Magoe is in the far north-western part of Mozambique, close to the southern shores of the gigantic lake Cahora Bassa. The Mucumbura to Magoe lakeshore route must be a nightmare when it rains, with numerous low-level river crossings and deep gulches in the dried mud evidence of how the vehicles battled.
With the Isuzu’s excellent suspension working overtime, it took us just an hour to reach Magoe and then another couple of hours to get to the lake – in the dark, as we stopped often to ask the way, with so many tracks branching off.
We found a cosy little spot just after Gazindila village that was almost surrounded by water, and had the Oz-tent and easy chairs up within minutes. With the croaking bullfrogs eventually surrendering to our rendition of Simon & Garfunkel’s “The Boxer”, we spent a quiet night.
The lake was too high for us to drive into the wilderness area to the west of Panhame, where large numbers of game are normally found. We backtracked to Magoe to head east on a very good and stunningly scenic gravel road towards Songo.
At a sign reading “Africa Hunt” we turned north and at the end of a challenging little trail through very dense bush, found a great little hunting camp with 270 degree views of the lake. Here we heard about another camp on the shore named Skip’s, and set out to find it.
Vila de Chicoa should go down as this trip’s fourth “lost city”, as this little Portuguese village was completely flooded by the rising waters of Cahora Bassa in the 1960s. Only the water tower is sometimes visible when the water level is low.
At the end of the road there was no sign of Skip’s, but we carried on regardless and found it at the top of a hill overlooking the water – a perfect little fishing camp started by someone called Skip but now run by South African Annemarie Beukes and her partner, Leo.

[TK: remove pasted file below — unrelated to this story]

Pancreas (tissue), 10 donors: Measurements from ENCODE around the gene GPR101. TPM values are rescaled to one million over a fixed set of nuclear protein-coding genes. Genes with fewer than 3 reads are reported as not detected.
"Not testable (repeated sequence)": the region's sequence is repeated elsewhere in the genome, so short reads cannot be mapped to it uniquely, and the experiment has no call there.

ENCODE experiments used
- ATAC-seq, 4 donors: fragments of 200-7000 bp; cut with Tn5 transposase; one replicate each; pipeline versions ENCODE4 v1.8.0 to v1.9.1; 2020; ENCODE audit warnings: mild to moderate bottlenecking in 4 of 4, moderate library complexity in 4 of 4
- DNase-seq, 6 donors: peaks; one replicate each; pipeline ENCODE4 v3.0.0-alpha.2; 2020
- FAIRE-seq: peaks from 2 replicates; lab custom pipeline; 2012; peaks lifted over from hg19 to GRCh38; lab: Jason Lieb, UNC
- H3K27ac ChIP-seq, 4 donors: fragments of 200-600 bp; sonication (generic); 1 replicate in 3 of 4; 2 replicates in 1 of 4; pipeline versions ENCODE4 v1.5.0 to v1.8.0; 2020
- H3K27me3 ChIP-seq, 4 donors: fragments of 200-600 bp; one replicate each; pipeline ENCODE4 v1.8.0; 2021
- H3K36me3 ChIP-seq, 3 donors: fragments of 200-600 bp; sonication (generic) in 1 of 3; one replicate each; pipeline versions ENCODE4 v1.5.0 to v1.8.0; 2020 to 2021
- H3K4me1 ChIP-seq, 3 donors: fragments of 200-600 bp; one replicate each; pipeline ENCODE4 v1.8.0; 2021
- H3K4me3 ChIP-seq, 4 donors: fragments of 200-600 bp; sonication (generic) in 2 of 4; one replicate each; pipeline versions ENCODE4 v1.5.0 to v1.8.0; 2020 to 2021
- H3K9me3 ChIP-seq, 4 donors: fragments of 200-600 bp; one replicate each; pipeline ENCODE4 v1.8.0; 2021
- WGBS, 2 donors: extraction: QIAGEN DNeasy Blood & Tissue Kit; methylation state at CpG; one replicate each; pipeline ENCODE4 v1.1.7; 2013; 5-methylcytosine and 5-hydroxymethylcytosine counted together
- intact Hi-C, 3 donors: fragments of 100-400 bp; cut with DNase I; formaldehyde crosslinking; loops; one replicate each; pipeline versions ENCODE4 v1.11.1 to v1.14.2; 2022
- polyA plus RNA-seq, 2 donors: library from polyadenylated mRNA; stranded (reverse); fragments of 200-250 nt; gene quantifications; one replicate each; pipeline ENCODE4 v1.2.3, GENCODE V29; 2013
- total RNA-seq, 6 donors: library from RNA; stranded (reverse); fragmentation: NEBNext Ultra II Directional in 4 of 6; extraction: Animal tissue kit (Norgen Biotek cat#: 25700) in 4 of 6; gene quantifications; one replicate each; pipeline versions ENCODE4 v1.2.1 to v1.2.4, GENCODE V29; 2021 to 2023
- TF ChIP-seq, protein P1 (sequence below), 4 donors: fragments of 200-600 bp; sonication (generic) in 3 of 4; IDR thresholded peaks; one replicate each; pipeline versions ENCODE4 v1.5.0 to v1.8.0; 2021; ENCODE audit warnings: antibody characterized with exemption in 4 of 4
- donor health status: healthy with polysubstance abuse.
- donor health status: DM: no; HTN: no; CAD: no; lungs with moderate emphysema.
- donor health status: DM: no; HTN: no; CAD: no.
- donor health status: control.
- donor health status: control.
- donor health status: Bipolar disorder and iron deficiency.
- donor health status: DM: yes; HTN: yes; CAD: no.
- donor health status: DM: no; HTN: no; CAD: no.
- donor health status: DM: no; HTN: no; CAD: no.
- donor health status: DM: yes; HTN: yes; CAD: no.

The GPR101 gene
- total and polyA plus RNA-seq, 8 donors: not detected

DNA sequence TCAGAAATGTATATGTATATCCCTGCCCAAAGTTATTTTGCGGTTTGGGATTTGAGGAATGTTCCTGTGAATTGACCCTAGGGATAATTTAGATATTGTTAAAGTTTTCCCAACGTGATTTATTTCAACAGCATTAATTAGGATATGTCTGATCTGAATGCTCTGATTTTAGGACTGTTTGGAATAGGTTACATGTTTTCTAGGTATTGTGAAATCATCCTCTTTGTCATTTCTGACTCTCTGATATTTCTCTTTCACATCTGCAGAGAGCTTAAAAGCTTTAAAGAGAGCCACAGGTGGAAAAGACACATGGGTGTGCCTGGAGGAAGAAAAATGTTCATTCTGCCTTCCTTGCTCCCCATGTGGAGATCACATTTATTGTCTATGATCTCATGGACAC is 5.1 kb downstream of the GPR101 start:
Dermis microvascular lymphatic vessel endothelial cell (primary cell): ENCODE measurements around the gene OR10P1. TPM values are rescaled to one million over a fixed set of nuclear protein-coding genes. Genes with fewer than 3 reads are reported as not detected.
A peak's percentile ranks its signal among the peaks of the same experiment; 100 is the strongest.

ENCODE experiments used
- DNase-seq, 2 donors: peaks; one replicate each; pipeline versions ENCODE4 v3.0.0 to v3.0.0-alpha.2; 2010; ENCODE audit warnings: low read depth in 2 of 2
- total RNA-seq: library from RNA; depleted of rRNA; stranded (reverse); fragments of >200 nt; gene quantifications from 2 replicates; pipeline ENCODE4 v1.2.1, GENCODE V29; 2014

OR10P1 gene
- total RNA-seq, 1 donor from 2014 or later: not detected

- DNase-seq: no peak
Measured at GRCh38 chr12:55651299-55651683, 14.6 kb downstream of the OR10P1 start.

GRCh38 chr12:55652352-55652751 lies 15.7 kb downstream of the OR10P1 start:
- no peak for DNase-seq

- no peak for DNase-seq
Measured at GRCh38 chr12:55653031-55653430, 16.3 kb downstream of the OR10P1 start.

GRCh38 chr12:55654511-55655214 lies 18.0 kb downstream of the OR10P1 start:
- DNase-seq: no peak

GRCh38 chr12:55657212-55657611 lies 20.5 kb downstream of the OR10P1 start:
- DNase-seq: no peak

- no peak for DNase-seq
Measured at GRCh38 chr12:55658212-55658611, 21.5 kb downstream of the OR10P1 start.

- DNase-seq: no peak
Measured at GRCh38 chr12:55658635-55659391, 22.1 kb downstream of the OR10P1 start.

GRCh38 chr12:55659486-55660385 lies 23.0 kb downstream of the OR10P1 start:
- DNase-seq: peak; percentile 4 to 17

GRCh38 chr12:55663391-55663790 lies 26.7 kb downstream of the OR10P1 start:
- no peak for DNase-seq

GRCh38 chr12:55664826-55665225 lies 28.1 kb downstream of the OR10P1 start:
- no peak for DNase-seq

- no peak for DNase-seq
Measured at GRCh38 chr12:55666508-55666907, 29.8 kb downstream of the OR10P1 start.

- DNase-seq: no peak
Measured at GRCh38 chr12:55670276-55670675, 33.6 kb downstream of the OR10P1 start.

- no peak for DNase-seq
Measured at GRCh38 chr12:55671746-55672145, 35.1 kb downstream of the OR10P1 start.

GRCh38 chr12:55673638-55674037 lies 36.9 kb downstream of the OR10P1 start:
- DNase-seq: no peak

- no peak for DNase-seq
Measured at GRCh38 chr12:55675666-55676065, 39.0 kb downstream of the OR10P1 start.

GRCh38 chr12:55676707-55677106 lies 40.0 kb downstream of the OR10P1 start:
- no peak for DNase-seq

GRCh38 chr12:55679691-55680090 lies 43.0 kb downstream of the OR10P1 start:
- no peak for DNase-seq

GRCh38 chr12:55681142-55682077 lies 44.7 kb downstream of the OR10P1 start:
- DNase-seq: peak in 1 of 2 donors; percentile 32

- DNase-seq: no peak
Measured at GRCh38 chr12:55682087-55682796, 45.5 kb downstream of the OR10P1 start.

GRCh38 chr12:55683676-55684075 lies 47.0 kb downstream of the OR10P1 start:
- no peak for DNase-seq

There was DStv, much to my son’s delight. In fact, Skip’s is a real find for the tired traveller. The chalets are all positioned to catch the cool on-shore breezes, have fans and the nicest bathrooms this side of the Moravia Plateau. A huge restaurant and pool-deck are under construction and soon Skip’s will be offering fishing and game-viewing cruises along the length of the lake in a comfortable houseboat. I must mention, too, that Annemarie’s meals are real homefrom- home boerekos.
We did look over the very mediocre and badly laid-out Ugezi Tiger Lodge which is close to the dam wall.
We filled up with diesel and caught up on e-mails via TDM in the very nice Songo village (Mozambique’s equivalent of Kariba town).
The “old” (and clearly seldom used) road that goes down to Tete town has many delightful (and challenging) river crossings, and passes through stands of baobab trees and patches of stunning riverine forest.
But it is the imposing Boroma Mission Station (Missao de Sao Jose de Boroma) that makes this diversion worth the wear and tear on your vehicle. It took 17 Jesuit priests (and countless local labourers) five years to build this seminary and cathedral, from 1885 to 1890. Apparently due to a lack of converts it was abandoned in 1964, yet remains remarkably intact. The location is at the junction of two rivers (a virtual island in the rainy season) just before the spot where they enter the Zambezi, and this was probably a site of spiritual significance long before the Catholics arrived.
We drove up to the hilltop on a shockingly rocky road only to find that the Cathedral’s magnificent interior is accessible only during Sunday services when the priest comes up from Tete with the keys.
With our next objective being a “probable” meteorite crater about 50km south of Moatize on rarely used tracks, we raced to cross the Samora Machel suspension bridge over the Zambezi at Tete, to make it to Monte Muambe before nightfall.
I steered the Isuzu down a route that threatened to become a footpath, and was happy to see the village of Njereje (the closest settlement to Muambe). We asked the “chefe” for a place to camp and negotiated with two guides to take us to and up the rim of the crater.
In the next issue of Leisure Wheels we will feature the second and final part of “Three Countries, Three Lost Cities” which is titled: Of meteorites, renegade colonisers, rescued reserves and African empires: The Muambe Crater, Massangano Citadel, Gorongosa Reserve and Great Zimbabwe Monument.
Mapungubwe National Park:
Mazhou campsite: 015 534-2014. SANParks: 012 428-9111 Fax: 012 426-5500.
Inn on Great Zimbabwe: Rob on 00263 39 76-1766. 00263 39 26-5083. [email protected].
Skip’s Camp: Annemarie Beukes on 00258 82 526- 2900